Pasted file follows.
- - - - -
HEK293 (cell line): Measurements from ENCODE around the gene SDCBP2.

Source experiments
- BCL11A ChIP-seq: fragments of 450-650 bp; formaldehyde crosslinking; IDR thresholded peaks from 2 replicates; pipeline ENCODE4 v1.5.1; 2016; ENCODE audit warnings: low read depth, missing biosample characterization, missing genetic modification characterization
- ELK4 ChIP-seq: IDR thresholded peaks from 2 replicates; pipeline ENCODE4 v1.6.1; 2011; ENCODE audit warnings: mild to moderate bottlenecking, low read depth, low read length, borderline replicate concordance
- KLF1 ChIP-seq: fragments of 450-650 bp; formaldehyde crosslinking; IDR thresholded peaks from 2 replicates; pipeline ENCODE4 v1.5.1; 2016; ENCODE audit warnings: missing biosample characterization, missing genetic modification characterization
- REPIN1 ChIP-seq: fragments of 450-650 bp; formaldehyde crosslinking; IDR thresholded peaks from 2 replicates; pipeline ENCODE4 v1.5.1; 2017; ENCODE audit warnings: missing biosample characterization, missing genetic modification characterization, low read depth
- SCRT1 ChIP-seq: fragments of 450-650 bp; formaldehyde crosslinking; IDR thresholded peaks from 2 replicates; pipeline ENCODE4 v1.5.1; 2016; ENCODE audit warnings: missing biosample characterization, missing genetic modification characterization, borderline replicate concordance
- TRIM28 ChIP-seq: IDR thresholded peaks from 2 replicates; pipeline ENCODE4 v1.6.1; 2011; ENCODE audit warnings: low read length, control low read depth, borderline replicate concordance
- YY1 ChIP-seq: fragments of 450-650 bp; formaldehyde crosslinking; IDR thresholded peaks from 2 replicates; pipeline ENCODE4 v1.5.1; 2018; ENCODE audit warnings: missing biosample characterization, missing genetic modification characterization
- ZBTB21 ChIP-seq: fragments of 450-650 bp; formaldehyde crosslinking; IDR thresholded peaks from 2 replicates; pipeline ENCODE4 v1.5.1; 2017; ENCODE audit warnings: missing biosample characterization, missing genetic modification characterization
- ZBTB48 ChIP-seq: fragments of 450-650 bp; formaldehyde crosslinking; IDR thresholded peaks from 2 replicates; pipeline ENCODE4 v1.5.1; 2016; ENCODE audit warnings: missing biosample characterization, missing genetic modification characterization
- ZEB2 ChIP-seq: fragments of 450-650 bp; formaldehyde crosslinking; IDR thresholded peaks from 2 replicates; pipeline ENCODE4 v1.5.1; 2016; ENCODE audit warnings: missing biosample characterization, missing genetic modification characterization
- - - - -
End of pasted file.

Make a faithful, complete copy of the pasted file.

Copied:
HEK293 (cell line): Measurements from ENCODE around the gene SDCBP2.

Source experiments
- BCL11A ChIP-seq: fragments of 450-650 bp; formaldehyde crosslinking; IDR thresholded peaks from 2 replicates; pipeline ENCODE4 v1.5.1; 2016; ENCODE audit warnings: low read depth, missing biosample characterization, missing genetic modification characterization
- ELK4 ChIP-seq: IDR thresholded peaks from 2 replicates; pipeline ENCODE4 v1.6.1; 2011; ENCODE audit warnings: mild to moderate bottlenecking, low read depth, low read length, borderline replicate concordance
- KLF1 ChIP-seq: fragments of 450-650 bp; formaldehyde crosslinking; IDR thresholded peaks from 2 replicates; pipeline ENCODE4 v1.5.1; 2016; ENCODE audit warnings: missing biosample characterization, missing genetic modification characterization
- REPIN1 ChIP-seq: fragments of 450-650 bp; formaldehyde crosslinking; IDR thresholded peaks from 2 replicates; pipeline ENCODE4 v1.5.1; 2017; ENCODE audit warnings: missing biosample characterization, missing genetic modification characterization, low read depth
- SCRT1 ChIP-seq: fragments of 450-650 bp; formaldehyde crosslinking; IDR thresholded peaks from 2 replicates; pipeline ENCODE4 v1.5.1; 2016; ENCODE audit warnings: missing biosample characterization, missing genetic modification characterization, borderline replicate concordance
- TRIM28 ChIP-seq: IDR thresholded peaks from 2 replicates; pipeline ENCODE4 v1.6.1; 2011; ENCODE audit warnings: low read length, control low read depth, borderline replicate concordance
- YY1 ChIP-seq: fragments of 450-650 bp; formaldehyde crosslinking; IDR thresholded peaks from 2 replicates; pipeline ENCODE4 v1.5.1; 2018; ENCODE audit warnings: missing biosample characterization, missing genetic modification characterization
- ZBTB21 ChIP-seq: fragments of 450-650 bp; formaldehyde crosslinking; IDR thresholded peaks from 2 replicates; pipeline ENCODE4 v1.5.1; 2017; ENCODE audit warnings: missing biosample characterization, missing genetic modification characterization
- ZBTB48 ChIP-seq: fragments of 450-650 bp; formaldehyde crosslinking; IDR thresholded peaks from 2 replicates; pipeline ENCODE4 v1.5.1; 2016; ENCODE audit warnings: missing biosample characterization, missing genetic modification characterization
- ZEB2 ChIP-seq: fragments of 450-650 bp; formaldehyde crosslinking; IDR thresholded peaks from 2 replicates; pipeline ENCODE4 v1.5.1; 2016; ENCODE audit warnings: missing biosample characterization, missing genetic modification characterization